Erratum: Rising between-workplace inequalities in high-income countries

  • Authors
  • Tomaskovic-Devey, Donald; Rainey, Anthony; Avent-Holt, Dustin; Bandelj, Nina; Boza, István; Cort, David; Godechot, Olivier; Hajdu, Gergely; Hällsten, Martin; Folke Henriksen, Lasse; Skeie Hermansen, Are; Hou Feng; Jung, Jiwook; Kanjuo-Mrela, Aleksandra; King, Joe; Kodama, Naomi;Kristal, Tali; Kížková, Alena;Lippényi, Zoltán; Melzer, Silvia Maja; Mun, Eunmi; Penner, Andrew; Petersen, Trond; Poje, Andreja; Safi, Mirna; Thaning, Max; Tufail, Zaibu
  • UPF authors
  • MELZER , SILVIA MAJA;
  • Type
  • Scholarly articles
  • Journal títle
  • Proceedings of the National Academy of Sciences of the United States of America
  • Publication year
  • 2020
  • Volume
  • 117
  • Number
  • 24
  • Pages
  • 13847-0
  • ISSN
  • 0027-8424
  • Publication State
  • Published
  • Abstract
  • It is well documented that earnings inequalities have risen in many high-income countries. Less clear are the linkages between rising income inequality and workplace dynamics, how within- and between-workplace inequality varies across countries, and to what extent these inequalities are moderated by national labor market institutions. In order to describe changes in the initial between- and within-firm market income distribution we analyze administrative records for 2,000,000,000+ job years nested within 50,000,000+ workplace years for 14 high-income countries in North America, Scandinavia, Continental and Eastern Europe, the Middle East, and East Asia. We find that countries vary a great deal in their levels and trends in earnings inequality but that the between-workplace share of wage inequality is growing in almost all countries examined and is in no country declining. We also find that earnings inequalities and the share of between-workplace inequalities are lower and grew less strongly in countries with stronger institutional employment protections and rose faster when these labor market protections weakened. Our findings suggest that firm-level restructuring and increasing wage inequalities between workplaces are more central contributors to rising income inequality than previously recognized.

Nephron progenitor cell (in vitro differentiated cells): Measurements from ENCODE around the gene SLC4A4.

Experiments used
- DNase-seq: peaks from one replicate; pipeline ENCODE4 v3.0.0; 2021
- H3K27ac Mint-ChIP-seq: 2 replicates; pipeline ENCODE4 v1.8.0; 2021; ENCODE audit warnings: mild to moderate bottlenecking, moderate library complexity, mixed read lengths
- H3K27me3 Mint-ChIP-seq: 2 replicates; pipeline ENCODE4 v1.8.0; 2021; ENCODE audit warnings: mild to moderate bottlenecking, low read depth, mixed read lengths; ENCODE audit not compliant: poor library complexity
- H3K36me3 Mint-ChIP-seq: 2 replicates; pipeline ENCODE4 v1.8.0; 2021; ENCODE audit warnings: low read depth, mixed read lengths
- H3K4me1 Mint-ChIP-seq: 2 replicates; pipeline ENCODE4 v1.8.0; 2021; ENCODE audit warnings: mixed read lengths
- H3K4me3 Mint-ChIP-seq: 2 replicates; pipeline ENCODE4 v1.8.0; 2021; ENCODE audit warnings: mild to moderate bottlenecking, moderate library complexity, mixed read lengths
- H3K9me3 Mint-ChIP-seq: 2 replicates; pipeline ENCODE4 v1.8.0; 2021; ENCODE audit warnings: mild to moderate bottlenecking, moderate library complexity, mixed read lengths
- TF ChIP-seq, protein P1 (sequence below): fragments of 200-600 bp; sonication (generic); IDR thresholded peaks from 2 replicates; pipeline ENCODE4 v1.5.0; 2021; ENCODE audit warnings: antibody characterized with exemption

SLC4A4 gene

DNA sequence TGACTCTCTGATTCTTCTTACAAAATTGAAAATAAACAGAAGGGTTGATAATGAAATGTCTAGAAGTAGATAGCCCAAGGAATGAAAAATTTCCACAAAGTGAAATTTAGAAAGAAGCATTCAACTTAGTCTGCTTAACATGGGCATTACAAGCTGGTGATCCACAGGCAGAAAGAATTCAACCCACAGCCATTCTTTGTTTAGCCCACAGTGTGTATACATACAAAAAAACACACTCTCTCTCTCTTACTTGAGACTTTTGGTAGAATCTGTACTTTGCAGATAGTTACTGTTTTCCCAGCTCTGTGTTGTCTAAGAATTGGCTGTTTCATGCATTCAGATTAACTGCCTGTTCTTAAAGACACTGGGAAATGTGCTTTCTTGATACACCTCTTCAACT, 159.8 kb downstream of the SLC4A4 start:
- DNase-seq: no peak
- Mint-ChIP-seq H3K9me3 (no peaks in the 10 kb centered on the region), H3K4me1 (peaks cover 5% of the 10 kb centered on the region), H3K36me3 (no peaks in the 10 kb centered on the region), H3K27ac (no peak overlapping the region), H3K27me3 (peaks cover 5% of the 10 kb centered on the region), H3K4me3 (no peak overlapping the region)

• Complete citation
  • Tomaskovic-Devey, Donald; Rainey, Anthony; Avent-Holt, Dustin; Bandelj, Nina; Boza, István; Cort, David; Godechot, Olivier; Hajdu, Gergely; Hällsten, Martin; Folke Henriksen, Lasse; Skeie Hermansen, Are; Hou Feng; Jung, Jiwook; Kanjuo-Mrela, Aleksandra; King, Joe; Kodama, Naomi;Kristal, Tali; Kížková, Alena;Lippényi, Zoltán; Melzer, Silvia Maja; Mun, Eunmi; Penner, Andrew; Petersen, Trond; Poje, Andreja; Safi, Mirna; Thaning, Max; Tufail, Zaibu. Erratum: Rising between-workplace inequalities in high-income countries. Proceedings of the National Academy of Sciences of the United States of America 2020; 117(24).
Bibliometric indicators
  • 15 times cited Scopus
  • 17 times cited WOS
  • Índex Scimago de 5.011 (2020)